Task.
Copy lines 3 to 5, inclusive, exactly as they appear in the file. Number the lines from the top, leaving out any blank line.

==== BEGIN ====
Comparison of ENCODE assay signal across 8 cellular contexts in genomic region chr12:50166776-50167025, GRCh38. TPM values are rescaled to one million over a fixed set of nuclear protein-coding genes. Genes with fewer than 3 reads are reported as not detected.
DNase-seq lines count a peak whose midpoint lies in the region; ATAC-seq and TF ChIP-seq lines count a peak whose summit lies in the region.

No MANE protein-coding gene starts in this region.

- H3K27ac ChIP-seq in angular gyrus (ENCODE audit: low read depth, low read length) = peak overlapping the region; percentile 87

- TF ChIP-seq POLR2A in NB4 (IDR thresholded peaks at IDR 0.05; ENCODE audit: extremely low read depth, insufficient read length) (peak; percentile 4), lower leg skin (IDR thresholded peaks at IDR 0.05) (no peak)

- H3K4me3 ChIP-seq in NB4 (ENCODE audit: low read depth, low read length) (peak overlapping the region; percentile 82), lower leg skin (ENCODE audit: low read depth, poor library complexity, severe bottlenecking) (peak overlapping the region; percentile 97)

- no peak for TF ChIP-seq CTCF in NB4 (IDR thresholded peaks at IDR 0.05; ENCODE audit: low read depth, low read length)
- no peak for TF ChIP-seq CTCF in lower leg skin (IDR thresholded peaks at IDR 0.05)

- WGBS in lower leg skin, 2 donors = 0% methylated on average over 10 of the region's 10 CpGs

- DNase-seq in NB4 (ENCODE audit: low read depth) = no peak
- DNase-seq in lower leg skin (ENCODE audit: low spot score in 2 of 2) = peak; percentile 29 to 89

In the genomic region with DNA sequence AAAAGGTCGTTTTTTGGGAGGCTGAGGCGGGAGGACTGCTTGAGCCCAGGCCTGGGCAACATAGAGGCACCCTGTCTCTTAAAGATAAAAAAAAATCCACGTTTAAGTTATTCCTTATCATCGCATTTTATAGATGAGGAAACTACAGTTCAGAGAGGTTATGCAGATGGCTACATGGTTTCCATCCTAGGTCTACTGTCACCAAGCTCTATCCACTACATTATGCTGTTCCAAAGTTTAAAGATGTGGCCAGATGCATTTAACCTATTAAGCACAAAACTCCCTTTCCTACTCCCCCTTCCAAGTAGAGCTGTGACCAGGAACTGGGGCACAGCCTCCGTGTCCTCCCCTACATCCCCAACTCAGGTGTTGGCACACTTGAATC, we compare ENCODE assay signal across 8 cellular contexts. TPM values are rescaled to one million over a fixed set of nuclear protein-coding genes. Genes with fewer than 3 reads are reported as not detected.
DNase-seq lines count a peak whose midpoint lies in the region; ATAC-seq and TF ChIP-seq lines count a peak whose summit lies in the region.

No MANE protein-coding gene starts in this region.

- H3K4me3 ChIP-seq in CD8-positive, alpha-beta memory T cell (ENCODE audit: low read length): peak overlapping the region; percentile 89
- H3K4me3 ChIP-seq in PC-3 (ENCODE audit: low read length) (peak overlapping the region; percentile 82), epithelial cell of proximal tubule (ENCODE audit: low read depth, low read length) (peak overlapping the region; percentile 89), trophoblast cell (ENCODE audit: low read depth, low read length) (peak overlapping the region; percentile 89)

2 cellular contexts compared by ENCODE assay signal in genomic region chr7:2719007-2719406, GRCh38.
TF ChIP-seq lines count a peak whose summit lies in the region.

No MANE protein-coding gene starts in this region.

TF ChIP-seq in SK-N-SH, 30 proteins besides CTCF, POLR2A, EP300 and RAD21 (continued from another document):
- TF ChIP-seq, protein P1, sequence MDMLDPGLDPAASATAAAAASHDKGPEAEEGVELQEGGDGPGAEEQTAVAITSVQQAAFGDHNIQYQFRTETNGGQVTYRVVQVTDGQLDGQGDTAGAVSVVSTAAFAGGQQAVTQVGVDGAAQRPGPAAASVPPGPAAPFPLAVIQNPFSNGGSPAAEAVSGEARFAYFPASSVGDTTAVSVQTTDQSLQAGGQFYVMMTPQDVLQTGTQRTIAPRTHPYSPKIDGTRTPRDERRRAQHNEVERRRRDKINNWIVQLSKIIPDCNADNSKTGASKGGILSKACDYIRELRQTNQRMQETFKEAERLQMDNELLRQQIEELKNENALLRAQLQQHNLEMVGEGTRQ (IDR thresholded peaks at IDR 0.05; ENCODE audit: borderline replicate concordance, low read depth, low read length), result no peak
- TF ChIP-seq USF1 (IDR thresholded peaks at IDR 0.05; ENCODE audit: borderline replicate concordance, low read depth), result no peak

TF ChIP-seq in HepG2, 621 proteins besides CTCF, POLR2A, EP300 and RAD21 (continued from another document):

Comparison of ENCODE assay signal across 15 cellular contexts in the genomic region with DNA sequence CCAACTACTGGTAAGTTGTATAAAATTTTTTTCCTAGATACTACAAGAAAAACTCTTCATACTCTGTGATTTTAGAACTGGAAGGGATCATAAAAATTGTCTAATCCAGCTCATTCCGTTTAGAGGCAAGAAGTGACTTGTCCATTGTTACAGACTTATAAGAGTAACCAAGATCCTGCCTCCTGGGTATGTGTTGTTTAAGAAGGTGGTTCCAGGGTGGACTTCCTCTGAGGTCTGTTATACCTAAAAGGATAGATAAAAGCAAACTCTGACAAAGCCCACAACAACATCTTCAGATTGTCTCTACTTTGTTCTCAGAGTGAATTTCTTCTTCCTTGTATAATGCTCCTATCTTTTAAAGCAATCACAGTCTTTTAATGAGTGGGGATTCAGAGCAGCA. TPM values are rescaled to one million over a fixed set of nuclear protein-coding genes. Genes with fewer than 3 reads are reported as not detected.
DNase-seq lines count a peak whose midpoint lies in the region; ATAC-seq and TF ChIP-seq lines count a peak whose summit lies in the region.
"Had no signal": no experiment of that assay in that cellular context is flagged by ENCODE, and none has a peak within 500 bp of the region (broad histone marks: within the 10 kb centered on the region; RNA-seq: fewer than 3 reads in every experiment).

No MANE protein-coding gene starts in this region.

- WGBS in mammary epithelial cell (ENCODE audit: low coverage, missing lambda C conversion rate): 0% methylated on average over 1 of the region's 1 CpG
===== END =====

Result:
No MANE protein-coding gene starts in this region.

- H3K27ac ChIP-seq in angular gyrus (ENCODE audit: low read depth, low read length) = peak overlapping the region; percentile 87

- TF ChIP-seq POLR2A in NB4 (IDR thresholded peaks at IDR 0.05; ENCODE audit: extremely low read depth, insufficient read length) (peak; percentile 4), lower leg skin (IDR thresholded peaks at IDR 0.05) (no peak)